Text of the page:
English teacher Georgia Clark, who took to social media to ask President Donald Trump to crack down on immigration at Fort Worth’s Carter-Riverside High School, is no longer employed by the school district.
Clark’s termination came with an 8-0 vote by the Fort Worth school board. The vote followed months of administrative and legal hearings and moves that began in May when Clark’s tweets drew complaints to the district that she was targeting Hispanic students in bigoted tweets.
“We made a decision today to uphold the recommendation from the superintendent and administration,” said Jacinto “Cinto” Ramos Jr., president of the school board, told reporters after the vote was taken. “We felt there was good cause to terminate the contract of Ms. Georgia Clark.”
Ramos declined to answer any more questions related to the issue.
A message to Clark’s attorney wasn’t immediately returned Tuesday evening.
Clark can appeal the board’s decision directly to the Texas Education Commissioner Mike Morath, according to school officials.
The meeting Tuesday marked the second time in a week that the board went into closed session to discuss the Clark case. The Clark case was the only item on the agenda for this specially called meeting.
It began with a public comment section that included about 10 speakers. Most asked the school board to fire Clark because they said her comments on social media were viewed as attacks on students.
“There’s no way in hell this woman should be teaching on any level,” said Waymond Brown.
One speaker, James Clark of Azle, defended Clark. He said he is not related to the teacher and was moved to speak up because he believes immigrants with no legal status have more rights than U.S. citizens.
“Now, teachers are thrown under the bus for the good of illegals,” James Clark told the board.
Earlier this month, an independent hearing examiner recommended that the board reinstate Clark, a Carter-Riverside teacher whose Twitter posts against immigrant students at a mostly Hispanic campus sparked a national backlash.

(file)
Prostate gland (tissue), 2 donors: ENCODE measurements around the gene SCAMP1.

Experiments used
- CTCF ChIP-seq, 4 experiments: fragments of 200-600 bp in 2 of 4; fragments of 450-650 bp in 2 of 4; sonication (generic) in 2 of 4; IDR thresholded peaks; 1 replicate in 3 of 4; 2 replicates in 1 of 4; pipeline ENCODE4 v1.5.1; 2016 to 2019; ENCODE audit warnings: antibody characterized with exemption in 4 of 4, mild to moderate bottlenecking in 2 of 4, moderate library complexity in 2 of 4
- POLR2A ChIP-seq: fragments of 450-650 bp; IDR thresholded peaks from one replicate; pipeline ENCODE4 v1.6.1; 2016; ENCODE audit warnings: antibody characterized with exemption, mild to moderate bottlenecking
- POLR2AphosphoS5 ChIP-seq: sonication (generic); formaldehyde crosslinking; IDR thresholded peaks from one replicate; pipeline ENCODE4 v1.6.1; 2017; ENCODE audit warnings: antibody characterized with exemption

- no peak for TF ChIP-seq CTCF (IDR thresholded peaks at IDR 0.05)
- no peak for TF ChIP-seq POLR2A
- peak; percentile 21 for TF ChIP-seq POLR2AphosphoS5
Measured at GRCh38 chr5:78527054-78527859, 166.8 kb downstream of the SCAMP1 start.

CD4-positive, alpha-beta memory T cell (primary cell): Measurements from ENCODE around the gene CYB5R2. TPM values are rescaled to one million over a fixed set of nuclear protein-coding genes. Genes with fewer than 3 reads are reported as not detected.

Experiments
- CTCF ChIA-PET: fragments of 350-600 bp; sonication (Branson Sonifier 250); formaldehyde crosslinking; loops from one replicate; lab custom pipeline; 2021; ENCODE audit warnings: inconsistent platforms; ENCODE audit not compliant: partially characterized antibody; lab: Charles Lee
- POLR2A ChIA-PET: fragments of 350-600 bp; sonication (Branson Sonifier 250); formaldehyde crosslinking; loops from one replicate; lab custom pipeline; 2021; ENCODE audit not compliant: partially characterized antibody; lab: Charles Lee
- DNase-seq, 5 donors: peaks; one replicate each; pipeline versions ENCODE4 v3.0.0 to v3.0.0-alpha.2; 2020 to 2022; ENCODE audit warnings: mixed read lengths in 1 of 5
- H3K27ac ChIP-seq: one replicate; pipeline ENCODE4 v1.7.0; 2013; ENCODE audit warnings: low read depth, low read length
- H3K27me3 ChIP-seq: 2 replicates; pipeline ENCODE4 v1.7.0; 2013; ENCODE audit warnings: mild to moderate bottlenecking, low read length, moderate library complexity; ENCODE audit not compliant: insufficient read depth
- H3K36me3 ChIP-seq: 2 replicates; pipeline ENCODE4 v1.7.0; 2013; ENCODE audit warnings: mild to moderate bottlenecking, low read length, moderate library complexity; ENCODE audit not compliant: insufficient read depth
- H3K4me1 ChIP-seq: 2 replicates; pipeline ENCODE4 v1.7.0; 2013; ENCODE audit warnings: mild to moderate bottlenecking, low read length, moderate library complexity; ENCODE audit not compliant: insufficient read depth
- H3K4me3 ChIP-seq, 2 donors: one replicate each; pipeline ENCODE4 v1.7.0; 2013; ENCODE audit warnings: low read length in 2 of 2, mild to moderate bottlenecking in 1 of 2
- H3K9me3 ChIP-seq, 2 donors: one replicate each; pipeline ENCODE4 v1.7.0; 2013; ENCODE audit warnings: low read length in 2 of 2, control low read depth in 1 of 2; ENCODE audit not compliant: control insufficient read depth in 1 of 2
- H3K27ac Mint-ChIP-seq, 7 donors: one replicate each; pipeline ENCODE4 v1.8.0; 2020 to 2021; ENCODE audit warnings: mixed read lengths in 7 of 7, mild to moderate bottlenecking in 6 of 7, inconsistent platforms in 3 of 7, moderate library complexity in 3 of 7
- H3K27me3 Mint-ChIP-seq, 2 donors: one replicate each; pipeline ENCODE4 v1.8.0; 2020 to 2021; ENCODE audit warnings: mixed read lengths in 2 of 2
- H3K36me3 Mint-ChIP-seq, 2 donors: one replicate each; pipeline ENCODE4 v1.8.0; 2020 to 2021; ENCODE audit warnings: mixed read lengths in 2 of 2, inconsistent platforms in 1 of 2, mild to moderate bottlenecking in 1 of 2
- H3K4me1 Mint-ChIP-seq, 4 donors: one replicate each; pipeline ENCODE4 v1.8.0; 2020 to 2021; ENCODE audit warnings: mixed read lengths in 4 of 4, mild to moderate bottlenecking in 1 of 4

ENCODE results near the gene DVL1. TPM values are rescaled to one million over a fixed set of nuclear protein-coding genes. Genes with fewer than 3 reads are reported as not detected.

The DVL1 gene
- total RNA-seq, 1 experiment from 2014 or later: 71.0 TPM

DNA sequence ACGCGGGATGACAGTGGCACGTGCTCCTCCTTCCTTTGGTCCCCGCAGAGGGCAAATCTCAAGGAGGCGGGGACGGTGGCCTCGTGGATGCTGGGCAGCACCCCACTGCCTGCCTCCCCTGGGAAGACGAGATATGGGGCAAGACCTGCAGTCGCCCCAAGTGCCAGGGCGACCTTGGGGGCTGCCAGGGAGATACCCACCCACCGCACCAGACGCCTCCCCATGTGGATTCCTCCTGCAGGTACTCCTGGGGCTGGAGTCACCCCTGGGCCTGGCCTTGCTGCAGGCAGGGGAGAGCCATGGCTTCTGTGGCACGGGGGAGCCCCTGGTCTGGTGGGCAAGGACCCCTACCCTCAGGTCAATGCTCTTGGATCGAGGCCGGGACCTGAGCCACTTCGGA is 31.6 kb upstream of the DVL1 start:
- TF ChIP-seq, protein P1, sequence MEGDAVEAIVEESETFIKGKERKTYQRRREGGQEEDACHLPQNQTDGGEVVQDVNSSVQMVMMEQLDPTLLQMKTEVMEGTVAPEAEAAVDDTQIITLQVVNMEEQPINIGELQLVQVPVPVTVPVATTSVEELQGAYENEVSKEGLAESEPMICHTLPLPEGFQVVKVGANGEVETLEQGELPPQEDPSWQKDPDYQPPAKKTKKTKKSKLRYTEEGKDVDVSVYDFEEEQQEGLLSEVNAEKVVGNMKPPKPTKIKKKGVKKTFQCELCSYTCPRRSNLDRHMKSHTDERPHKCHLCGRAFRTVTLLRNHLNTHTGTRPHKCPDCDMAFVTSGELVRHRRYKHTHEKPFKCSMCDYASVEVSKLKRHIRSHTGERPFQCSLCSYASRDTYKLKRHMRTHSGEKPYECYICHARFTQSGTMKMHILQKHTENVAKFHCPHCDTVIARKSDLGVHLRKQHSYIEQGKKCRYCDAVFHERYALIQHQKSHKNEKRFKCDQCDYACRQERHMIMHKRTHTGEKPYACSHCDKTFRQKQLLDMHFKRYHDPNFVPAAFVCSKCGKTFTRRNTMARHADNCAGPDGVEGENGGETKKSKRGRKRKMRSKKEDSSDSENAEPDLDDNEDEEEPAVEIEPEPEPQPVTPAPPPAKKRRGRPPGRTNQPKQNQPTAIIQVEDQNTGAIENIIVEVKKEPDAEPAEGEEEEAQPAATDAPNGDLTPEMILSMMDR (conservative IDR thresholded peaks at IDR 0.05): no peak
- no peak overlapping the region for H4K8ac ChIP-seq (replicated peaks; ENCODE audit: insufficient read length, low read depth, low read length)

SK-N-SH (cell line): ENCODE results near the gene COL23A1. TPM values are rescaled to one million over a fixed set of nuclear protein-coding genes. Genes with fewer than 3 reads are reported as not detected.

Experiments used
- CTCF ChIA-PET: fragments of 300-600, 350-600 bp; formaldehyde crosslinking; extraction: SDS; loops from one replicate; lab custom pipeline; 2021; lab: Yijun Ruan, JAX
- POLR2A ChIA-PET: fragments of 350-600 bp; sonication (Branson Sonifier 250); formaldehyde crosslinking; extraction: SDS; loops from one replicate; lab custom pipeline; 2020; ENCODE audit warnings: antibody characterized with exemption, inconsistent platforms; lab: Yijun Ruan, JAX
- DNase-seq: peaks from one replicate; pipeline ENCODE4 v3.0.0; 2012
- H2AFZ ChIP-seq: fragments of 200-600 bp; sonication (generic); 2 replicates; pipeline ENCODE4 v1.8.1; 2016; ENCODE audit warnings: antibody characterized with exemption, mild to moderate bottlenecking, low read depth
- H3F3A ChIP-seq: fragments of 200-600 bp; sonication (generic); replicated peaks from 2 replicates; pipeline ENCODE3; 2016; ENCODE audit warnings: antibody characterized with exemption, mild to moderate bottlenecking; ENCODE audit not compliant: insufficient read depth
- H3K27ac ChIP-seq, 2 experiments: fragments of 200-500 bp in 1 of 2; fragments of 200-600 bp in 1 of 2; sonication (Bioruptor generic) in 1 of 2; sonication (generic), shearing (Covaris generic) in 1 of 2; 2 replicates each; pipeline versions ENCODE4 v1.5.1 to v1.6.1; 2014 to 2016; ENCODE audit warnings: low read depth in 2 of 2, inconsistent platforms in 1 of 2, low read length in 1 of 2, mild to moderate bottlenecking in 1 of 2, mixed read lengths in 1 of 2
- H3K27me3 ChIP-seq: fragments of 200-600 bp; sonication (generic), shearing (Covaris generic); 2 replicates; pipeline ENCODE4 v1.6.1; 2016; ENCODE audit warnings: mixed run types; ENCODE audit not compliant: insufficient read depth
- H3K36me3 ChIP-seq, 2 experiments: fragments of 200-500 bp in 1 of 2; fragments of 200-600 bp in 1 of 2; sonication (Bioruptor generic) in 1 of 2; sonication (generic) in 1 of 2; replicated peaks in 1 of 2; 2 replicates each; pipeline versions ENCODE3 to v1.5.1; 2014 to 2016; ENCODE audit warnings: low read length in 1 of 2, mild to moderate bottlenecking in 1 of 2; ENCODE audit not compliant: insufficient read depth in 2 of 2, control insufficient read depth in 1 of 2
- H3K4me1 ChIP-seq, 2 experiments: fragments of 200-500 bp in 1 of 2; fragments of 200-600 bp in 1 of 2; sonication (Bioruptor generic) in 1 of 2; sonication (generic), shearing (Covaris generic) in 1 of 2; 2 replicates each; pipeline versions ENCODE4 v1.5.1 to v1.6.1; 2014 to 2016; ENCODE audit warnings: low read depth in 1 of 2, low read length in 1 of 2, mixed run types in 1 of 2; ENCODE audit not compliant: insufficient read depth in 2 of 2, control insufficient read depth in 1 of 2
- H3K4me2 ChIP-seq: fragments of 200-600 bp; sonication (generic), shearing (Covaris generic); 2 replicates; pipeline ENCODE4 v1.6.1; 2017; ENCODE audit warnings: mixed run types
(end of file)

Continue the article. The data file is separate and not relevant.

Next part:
The school board rejected the examiner’s recommendation and upheld an earlier decision to terminate Clark’s continuing teacher contract for good cause under Chapter 21 of the Texas Education Code.
Last week, Clark told a reporter with WFAA that the district didn’t follow procedure in her case and that she wants her job back.
“I want to work with students who truly need my help,” Clark told the television station. “I need my job back and those kids need me too.”
Asked if she regrets the tweets, Clark answered: “No, I don’t. ... Because frankly God was saying, ‘It’s time. You need to do this now.’”
Clark was placed on administrative leave in May after the district was alerted about Twitter posts that she directed to President Donald Trump. She told a district investigator she thought the messages were private.
In June, the Fort Worth school board voted 8-0 in favor of Clark’s “proposed termination.” Superintendent Kent P. Scribner recommended that Clark be terminated based on her use of racially insensitive language and her abuse of social media.
Robert C. Prather Sr. was the independent hearing examiner assigned to the case. He issued a 76-page report.
“It is recommended that the FWISD administration’s proposed termination of the Continuing contract of Georgia Clark is not justified, is not supported by the evidence, should not be approved and should not be upheld and that Georgia Clark’s appeal of the proposed termination be Granted and that FWISD decline to terminate the employment of Georgia Clark,” Prather said.